Our MR-IVW analysis suggested a causal relationship between thyroid hormones and BPD (Figure 2 and Supplementary Figures 1, 2). Genetically predicted elevated TSH levels were potentially associated with a reduced risk of BPH [OR (95% CI) = 0.912(0.845–0.984); p = 1.8 × 10-2] and prostatitis [OR (95% CI) = 0.823 (0.700–0.967); p = 1.8 × 10-2]. However, genetically predicted FT4 levels were not significantly associated with either BPH or prostatitis risk [BPH OR (95% CI) = 0.979 (0.857–1.119), p = 7.59 × 10-1; prostatitis OR (95% CI) =1.141(0.901–1.444), p = 2.75 × 10-1)].


Figure 2 The results of the inverse variance weighted method to assess the causal role of thyroid function in the risk of benign prostatic hyperplasia and prostatitis. BPH, benign prostatic hyperplasia; CI, confidence interval; SNPs, single-nucleotide polymorphisms.

No significant heterogeneity was found between TSH and BPD during Cochran’s Q test (p > 0.05) (Table 1). The MR–Egger test [BPH (p = 0.762); prostatitis (p = 0.608)] or the MR-PRESSO global test [BPH (p = 0.605); prostatitis (p = 0.625)] showed no pleiotropy (Table 2). The sensitivity analysis of FT4 and BPH indicated the presence of aberrant SNPs. After excluding rs4149056 by the MR-PRESSO test, no heterogeneity or pleiotropy was found (Table 2). There was no heterogeneity between FT4 and prostatitis (p > 0.05) (Table 1). The MR–Egger test (p = 0.338) or the MR-PRESSO global test (p = 0.468) showed no pleiotropy (Table 2). No single genetic variant that strongly drove the overall effect of TSH or FT4 on BPD was identified in the leave-one-out analysis (Supplementary Figures 3, 4).


Table 1 Heterogeneity tests in the causality of thyroid function and benign prostatic diseases.


Table 2 Pleiotropy test in the causality of thyroid function and benign prostatic diseases.

Hypothyroidism and benign prostatic diseases

Subclinical and overt hypothyroidism predicted primarily by the IVW method was associated with a reduced risk of BPH [subclinical hypothyroidism OR (95% CI) = 0.864(0.810–0.922), p = 1.04 × 10-5; overt hypothyroidism OR (95% CI) = 0.885(0.831–0.944), p = 2 ×10-4)] (Figure 2 and Supplementary Figure 1). Genetically predicted overt hypothyroidism was associated with a reduced risk of prostatitis [OR (95% CI) = 0.853(0.730–0.997), p = 4.6 × 10-2)], whereas subclinical hypothyroidism was not related to prostatitis [OR (95% CI) = 0.897(0.784–1.026)], p = 1.12 ×10-1)] (Figure 2 and Supplementary Figure 2).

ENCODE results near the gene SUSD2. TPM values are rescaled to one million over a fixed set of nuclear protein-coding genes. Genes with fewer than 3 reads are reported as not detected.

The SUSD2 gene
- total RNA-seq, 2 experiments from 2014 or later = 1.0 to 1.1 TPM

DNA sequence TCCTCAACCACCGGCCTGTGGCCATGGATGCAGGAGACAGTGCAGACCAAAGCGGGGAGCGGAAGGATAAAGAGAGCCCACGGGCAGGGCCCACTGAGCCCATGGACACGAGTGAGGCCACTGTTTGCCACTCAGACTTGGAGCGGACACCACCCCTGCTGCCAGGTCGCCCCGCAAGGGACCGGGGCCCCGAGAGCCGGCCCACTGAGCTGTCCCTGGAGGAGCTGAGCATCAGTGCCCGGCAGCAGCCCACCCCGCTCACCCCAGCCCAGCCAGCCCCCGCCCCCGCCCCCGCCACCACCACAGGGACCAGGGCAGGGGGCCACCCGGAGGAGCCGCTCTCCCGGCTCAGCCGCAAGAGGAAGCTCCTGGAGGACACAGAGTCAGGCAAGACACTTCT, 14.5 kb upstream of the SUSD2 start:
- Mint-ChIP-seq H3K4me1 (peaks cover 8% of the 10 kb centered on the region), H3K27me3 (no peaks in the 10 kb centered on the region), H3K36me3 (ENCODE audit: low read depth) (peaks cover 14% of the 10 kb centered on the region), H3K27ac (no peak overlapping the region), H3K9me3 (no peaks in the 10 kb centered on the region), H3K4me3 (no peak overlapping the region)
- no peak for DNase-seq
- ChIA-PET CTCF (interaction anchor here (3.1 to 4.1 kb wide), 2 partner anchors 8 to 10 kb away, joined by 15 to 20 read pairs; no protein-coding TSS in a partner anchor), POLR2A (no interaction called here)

For BPH, Cochran’s Q test showed no significant heterogeneity (p > 0.05) for hypothyroidism (subclinical and overt) (Table 1). The MR–Egger test [subclinical hypothyroidism (intercept = -0.005, p = 0.862); overt hypothyroidism (p = 0.198)] or the MR-PRESSO global test [subclinical hypothyroidism (p = 0.471); overt hypothyroidism (p = 0.554)] showed no pleiotropy (Table 2). Leave-one-out analysis revealed no specific genetic variation (Supplementary Figure 3). For prostatitis, Cochran’s Q test and leave-one-out analysis both demonstrated the robustness of this association (p > 0.05) (Table 1 and Supplementary Figure 4). The MR–Egger test [subclinical hypothyroidism (p = 0.784); overt hypothyroidism (p = 0.888)] or the MR-PRESSO global test [subclinical hypothyroidism (p = 0.943); overt hypothyroidism (p = 0.252)] indicated low pleiotropy (Table 2).

Hyperthyroidism and benign prostatic diseases

Genetic susceptibility to subclinical hyperthyroidism was not correlated with the risk of BPH and prostatitis, according to the IVW results [BPH OR (95% CI) = 1.049(0.990–1.111), p =1.05 × 10-1; prostatitis OR (95% CI) = 1.069(0.947–1.206), p =2.79 × 10-1)] (Figure 2 and Supplementary Figures 1, 2). Cochran’s Q test showed no significant heterogeneity (p > 0.05) (Table 1). The MR–Egger test [BPH (p = 0.888); prostatitis (p = 0.485)] or MR-PRESSO global test [BPH (p = 0.252); prostatitis (p = 0.772)] did not indicate any evidence of pleiotropy (Table 2). In addition, the leave-one-out test suggests that there is no overwhelming IV interference on the reliability of the results (Supplementary Figures 3, 4).


The present study investigated the relationship between thyroid function and BPH. We found that TSH levels and the occurrence of subclinical and overt hypothyroidism were potentially associated with the risk of developing BPH. TSH and overt hypothyroidism significantly affected the risk of prostatitis. Interestingly, FT4 levels and the occurrence of subclinical hyperthyroidism did not have a significant effect on BPH.

Although the relationship between TSH or FT4 and BPH has been studied, the exact association remains unclear. In an observational study of 40 patients with confirmed BPH and 40 age-matched non-patients, TSH was negatively associated with prostate size (24). However, no association was observed in another study (7). A positive correlation was observed between prostate volume and elevated FT4 levels among patients with documented BPH (n = 5,708) (7). A small case–control study (40 cases vs. 40 controls) found a significant increase in serum FT3 and FT4 in patients with BPH (24). However, another prospective study reported no association between the thyroid status (total T4 or FT4) and BPH risk (25). There is an association between BPH and prostatitis (26, 27). Therefore, although no direct relationship between TSH or FT4 and prostatitis has been reported, we can seek an explanation from BPH-related studies. The most common cause of prostatitis is the reflux of infected urine into the prostatic ducts (episodic urethral infection), and the incidence of prostatic hyperplasia is associated with the chance of reflux, thus influencing the risk of prostatitis (8). In the data from those who underwent transurethral resection of the prostate (TURP) (n = 374), 70% of patients with urinary retention and 45% of patients with lower urinary tract symptoms (LUTS) had acute and/or chronic intraprostatic inflammation (ACI) (28). Another study revealed that among patients with self-reported prostatitis, 57% had a history of BPH (29). These findings inspired us to re-examine TSH and FT4 in prostatitis.